I’d always bring my Game Boy and Tetris along to the party. Sometimes there were a few other kids to talk to, but mostly it was a pretty lonely affair. I’d sit in the basement and play Tetris while the adults got drunk and yelled about whatever adults yell about.

The second year we went to the party (probably 1990), Roy noticed me playing Tetris. This led him to show me his old Atari, where I played Superman, Dambusters, and a couple other games. Eventually, he’d let me play his PC.

I played one of the Quest for Glory games and loved it. Another kid and I also played one of the Police Quest games, where I remember us being able to flush the player character’s gun down the toilet. I played Prince of Persia and Wolfenstein 3D, too. My mom walked in on my playing Wolfenstein at a moment where I had to shoot a Nazi dog. My mom is fine with ultraviolence and never really cared about what I played or watched, but shooting a pixelated dog was a bridge too far for her. She banned me from Wolfenstein, and Roy loaded up The Secret of Monkey Island.

I feel in love instantly. It had pirates! And jokes! I could actually kind of get somewhere in it. Since he’d already played the game several times, he sent the game home with me– fancy box, Dial-A-Pirate wheel, and all.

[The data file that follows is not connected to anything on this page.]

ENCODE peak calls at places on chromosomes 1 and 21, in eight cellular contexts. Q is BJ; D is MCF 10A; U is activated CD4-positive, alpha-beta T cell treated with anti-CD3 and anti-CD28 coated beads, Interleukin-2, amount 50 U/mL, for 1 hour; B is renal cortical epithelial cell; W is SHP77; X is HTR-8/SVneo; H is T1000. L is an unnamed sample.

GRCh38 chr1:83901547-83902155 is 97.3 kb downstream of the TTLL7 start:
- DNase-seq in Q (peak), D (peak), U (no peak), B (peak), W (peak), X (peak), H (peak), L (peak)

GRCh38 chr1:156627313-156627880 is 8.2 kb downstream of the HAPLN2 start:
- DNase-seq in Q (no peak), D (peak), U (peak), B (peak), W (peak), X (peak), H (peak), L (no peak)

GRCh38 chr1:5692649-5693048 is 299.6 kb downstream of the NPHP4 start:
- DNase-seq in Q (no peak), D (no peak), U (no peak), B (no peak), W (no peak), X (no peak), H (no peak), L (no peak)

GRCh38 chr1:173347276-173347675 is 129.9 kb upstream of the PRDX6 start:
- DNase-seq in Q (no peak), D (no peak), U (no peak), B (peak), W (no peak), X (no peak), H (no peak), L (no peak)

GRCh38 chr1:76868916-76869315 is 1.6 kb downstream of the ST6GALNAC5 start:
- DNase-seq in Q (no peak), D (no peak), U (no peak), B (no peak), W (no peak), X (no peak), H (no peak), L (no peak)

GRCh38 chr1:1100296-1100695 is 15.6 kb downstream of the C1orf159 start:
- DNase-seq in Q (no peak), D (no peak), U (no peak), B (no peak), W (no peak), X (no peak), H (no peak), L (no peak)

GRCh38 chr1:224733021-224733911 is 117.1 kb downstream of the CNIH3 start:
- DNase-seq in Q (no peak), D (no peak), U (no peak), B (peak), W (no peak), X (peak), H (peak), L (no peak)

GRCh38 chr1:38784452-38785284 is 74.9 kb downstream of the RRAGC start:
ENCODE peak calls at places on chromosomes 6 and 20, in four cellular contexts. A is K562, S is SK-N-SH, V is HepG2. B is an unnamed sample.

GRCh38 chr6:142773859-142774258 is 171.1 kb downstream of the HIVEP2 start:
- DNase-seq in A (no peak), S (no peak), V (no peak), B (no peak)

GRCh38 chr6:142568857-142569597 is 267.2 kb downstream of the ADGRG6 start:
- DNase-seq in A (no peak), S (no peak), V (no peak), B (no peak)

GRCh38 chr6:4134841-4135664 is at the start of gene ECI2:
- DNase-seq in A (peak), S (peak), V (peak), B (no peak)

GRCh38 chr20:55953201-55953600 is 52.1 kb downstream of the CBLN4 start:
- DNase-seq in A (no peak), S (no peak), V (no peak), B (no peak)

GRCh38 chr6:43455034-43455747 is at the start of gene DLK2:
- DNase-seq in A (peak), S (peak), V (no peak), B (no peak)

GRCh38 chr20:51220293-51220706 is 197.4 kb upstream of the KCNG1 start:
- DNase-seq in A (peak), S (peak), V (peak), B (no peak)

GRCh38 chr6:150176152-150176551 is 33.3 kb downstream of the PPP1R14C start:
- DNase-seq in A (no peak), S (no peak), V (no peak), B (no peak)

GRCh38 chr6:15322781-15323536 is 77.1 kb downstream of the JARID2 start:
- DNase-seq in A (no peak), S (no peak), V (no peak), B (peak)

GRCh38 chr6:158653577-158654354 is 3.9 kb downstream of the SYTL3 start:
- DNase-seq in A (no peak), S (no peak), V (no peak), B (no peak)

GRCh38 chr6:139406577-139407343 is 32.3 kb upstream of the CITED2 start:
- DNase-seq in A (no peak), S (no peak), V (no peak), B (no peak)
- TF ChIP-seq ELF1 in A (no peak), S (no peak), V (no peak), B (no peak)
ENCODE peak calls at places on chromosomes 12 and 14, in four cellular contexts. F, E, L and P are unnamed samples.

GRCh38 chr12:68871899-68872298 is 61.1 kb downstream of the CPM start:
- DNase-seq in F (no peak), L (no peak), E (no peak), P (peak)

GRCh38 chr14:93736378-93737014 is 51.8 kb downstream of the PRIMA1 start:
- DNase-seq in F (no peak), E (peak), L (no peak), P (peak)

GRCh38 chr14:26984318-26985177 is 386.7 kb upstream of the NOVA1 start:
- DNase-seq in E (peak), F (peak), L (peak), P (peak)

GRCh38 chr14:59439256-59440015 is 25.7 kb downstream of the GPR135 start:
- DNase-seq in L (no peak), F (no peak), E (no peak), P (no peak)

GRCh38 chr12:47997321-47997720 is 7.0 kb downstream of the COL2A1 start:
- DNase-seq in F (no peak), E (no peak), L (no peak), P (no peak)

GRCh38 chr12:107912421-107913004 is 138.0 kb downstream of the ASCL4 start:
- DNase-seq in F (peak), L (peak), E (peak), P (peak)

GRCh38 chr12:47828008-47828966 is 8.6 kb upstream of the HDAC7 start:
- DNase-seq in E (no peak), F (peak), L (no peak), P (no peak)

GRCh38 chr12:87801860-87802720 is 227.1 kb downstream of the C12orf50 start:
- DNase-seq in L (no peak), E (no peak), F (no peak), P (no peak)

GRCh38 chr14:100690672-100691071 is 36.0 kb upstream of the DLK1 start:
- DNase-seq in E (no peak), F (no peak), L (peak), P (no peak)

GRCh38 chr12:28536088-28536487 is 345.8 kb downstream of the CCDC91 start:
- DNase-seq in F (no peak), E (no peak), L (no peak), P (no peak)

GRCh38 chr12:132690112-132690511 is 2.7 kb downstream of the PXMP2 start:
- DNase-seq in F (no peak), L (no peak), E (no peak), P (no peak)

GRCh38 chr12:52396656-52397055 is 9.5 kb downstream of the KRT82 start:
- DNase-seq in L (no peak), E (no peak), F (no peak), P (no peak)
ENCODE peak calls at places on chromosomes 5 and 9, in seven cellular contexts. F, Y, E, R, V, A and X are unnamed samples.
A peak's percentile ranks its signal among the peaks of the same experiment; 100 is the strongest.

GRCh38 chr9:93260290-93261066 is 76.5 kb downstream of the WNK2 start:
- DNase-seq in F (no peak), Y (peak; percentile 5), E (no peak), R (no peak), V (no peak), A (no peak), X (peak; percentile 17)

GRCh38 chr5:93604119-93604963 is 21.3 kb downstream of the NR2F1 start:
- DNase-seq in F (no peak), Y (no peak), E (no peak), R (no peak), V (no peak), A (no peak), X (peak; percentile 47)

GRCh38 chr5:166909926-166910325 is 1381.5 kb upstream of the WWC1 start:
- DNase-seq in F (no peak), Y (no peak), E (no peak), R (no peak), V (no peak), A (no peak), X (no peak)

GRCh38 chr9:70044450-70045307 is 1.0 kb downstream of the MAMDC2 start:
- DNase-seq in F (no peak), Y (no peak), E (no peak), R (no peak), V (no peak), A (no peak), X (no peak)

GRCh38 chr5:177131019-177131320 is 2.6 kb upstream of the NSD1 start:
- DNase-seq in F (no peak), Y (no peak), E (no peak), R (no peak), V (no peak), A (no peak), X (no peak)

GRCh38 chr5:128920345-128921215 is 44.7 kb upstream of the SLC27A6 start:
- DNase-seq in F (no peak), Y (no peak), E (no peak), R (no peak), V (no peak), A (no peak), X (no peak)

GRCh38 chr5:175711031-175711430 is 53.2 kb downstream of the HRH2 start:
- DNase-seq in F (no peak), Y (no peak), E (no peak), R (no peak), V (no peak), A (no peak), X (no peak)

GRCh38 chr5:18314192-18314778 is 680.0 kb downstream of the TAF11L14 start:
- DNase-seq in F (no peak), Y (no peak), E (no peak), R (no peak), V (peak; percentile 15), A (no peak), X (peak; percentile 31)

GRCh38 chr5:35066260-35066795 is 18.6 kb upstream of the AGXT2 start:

My mom was going to school for computer programming at the time, so we had a decent IBM Compatible at home. I usually only got to play Reader Rabbit and Math Blaster on it, but she was happy enough to let me play Monkey Island.

I played it all the time.

Flash forward to New Year’s Eve of 1994. Roy gave me a CD-ROM copy of King’s Quest VI, which had been released by Sierra first in 1992, and then in 1993 on CD-ROM. He was done with it, so I took it home.

I feel like I spent all of 1995 trying to beat King’s Quest VI. Though the internet existed, it wasn’t a thing in our household just yet, so there were no walkthroughs. I just stumbled around and sometimes made progress. I visited the Land of the Dead A LOT, due to walking into boiling water, falling off of cliffs, or getting arrowed by magical archer statues.